Robben Island deer cull on cards
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Cape Town - Managers are in the early stages of planning another cull of Robben Island’s fallow deer whose numbers are escalating rapidly.
This has been confirmed by Sabelo Madlala, environmental manager of the Robben Island Museum that is responsible for the island. But he said the plan was still at a “very early stage” and the managers were meeting environmental institutions to get advice.
He also told the local SPCA they would continue to have access to the island.
This was in response to a request by the organisation’s wildlife unit supervisor, Brett Glasby, to be included in the preparation and monitoring of a new cull.
“We have worked well in the past with monitoring the various animal-related matters on Robben Island and would appreciate not being excluded at this stage,” Glasby had told him.
In 2009, about 220 fallow deer were culled by hunters because of the damage they were causing. But the following year the island managers allowed animal welfare group Four Paws to take a group of 52 deer from the island to a sanctuary in the Free State, and it was reported that there were then just 30 of these animals left on the island.
Madlala told the Cape Argus on Tuesday that the estimated deer population was now about 150.
“As part of the long-term planning and the site restoration programme, we would like to remove all the animals. Apart from the fact that they out-compete some of our indigenous antelopes, they are very destructive and the population size is far beyond the carrying capacity of the site,” he said.
Referring to the feral rabbits on the island, Madlala said the current population size was fewer than 200 animals.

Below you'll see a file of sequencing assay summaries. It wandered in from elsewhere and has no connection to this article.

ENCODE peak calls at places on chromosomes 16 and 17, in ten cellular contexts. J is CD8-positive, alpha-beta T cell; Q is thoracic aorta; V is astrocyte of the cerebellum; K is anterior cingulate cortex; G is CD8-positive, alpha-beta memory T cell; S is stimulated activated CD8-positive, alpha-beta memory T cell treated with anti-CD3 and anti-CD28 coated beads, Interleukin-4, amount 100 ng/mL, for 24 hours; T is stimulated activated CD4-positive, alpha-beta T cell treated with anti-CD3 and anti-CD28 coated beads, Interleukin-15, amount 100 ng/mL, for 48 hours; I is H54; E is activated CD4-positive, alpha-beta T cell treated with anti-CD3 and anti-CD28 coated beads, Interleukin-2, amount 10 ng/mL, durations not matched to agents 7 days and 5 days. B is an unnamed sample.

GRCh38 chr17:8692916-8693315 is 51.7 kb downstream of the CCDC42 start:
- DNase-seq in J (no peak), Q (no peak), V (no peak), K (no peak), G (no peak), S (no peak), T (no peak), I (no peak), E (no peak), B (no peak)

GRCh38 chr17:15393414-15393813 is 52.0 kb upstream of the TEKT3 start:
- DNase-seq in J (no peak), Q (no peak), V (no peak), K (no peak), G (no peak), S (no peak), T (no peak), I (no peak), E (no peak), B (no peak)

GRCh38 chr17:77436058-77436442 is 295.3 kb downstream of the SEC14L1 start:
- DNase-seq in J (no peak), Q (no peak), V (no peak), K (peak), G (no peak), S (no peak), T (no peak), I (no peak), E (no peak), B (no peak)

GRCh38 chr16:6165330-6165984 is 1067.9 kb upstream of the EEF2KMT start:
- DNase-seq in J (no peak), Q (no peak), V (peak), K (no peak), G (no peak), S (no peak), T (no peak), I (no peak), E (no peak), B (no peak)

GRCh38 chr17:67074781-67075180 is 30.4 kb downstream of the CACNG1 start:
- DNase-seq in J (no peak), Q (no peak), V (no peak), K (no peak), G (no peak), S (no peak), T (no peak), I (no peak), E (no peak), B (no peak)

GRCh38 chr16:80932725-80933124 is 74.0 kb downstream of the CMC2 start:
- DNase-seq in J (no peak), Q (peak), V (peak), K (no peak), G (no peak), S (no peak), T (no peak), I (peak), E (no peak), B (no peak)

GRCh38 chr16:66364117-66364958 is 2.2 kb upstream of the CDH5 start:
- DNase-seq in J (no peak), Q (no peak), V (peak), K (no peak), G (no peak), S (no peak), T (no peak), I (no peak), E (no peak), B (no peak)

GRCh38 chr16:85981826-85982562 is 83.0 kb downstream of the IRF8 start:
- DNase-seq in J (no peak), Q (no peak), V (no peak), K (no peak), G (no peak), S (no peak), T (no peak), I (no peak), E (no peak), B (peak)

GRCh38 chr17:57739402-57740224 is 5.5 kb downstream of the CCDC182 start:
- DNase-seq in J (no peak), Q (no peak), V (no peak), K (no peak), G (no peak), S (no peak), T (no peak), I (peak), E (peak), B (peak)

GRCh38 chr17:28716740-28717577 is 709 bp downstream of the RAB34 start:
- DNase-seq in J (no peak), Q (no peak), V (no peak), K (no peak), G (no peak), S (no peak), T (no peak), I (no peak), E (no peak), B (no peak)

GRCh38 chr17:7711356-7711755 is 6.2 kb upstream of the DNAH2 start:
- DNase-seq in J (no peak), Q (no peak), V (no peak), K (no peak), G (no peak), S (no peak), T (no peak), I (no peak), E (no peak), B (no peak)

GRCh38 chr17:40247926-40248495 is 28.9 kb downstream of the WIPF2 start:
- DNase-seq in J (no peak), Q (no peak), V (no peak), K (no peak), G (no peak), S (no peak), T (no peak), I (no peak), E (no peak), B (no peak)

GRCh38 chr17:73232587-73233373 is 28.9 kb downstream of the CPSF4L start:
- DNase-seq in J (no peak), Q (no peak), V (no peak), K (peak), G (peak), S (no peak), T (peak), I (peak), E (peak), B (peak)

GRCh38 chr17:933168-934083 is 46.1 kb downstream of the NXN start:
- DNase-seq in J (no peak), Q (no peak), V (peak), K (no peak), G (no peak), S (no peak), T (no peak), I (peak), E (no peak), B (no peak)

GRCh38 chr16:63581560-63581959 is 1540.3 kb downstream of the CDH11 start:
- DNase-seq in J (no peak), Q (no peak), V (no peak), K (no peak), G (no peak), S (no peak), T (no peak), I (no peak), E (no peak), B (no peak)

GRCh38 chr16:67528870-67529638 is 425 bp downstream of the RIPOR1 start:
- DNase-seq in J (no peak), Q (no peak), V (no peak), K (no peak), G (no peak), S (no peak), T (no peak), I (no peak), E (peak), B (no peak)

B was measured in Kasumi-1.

At one stage, there were an estimated 25 000 rabbits and they were doing major environmental damage, but thousands were culled and some of the meat was processed and sold.
“We have recorded a major improvement (relating to rabbits) in the last few years. Our vegetation assessment studies are already showing some positive knock-on effects,” he said.
The culling of feral cats, which were having a severe negative impact by killing breeding seabirds, was continuing, Madlala added. He did not say how many cats were still thought to be on the island, but ornithologists say there are probably very few.
Madlala said the museum had always used the services of reputable nature conservation companies.
“Remember, as we cull these animals, we collect useful biological data – for example, fecundity, sex ratios, weights, stomach contents and so on – for planning purposes.”
The island’s current environmental management plan expired only in 2018, but had just been reviewed, he pointed out.
“The review process was consultative, and our plan is informed by the contributions of our stakeholders and environmental advisory organisations.” - Cape Argus